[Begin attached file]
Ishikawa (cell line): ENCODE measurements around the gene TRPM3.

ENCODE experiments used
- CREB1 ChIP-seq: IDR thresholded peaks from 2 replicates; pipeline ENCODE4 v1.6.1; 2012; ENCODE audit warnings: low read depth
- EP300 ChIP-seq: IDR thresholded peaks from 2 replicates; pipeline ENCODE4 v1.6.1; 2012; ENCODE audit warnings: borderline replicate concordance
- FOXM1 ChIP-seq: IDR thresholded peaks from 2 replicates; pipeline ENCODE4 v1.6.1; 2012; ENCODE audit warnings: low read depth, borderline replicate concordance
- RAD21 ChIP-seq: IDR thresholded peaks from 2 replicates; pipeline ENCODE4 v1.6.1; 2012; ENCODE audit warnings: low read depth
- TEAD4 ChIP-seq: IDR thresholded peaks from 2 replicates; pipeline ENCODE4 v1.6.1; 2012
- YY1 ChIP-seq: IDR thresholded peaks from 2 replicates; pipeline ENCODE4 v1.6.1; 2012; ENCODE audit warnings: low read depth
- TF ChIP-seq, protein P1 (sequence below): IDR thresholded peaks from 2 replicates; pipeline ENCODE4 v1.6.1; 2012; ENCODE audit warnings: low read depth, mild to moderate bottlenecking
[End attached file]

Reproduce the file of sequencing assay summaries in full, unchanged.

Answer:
Ishikawa (cell line): ENCODE measurements around the gene TRPM3.

ENCODE experiments used
- CREB1 ChIP-seq: IDR thresholded peaks from 2 replicates; pipeline ENCODE4 v1.6.1; 2012; ENCODE audit warnings: low read depth
- EP300 ChIP-seq: IDR thresholded peaks from 2 replicates; pipeline ENCODE4 v1.6.1; 2012; ENCODE audit warnings: borderline replicate concordance
- FOXM1 ChIP-seq: IDR thresholded peaks from 2 replicates; pipeline ENCODE4 v1.6.1; 2012; ENCODE audit warnings: low read depth, borderline replicate concordance
- RAD21 ChIP-seq: IDR thresholded peaks from 2 replicates; pipeline ENCODE4 v1.6.1; 2012; ENCODE audit warnings: low read depth
- TEAD4 ChIP-seq: IDR thresholded peaks from 2 replicates; pipeline ENCODE4 v1.6.1; 2012
- YY1 ChIP-seq: IDR thresholded peaks from 2 replicates; pipeline ENCODE4 v1.6.1; 2012; ENCODE audit warnings: low read depth
- TF ChIP-seq, protein P1 (sequence below): IDR thresholded peaks from 2 replicates; pipeline ENCODE4 v1.6.1; 2012; ENCODE audit warnings: low read depth, mild to moderate bottlenecking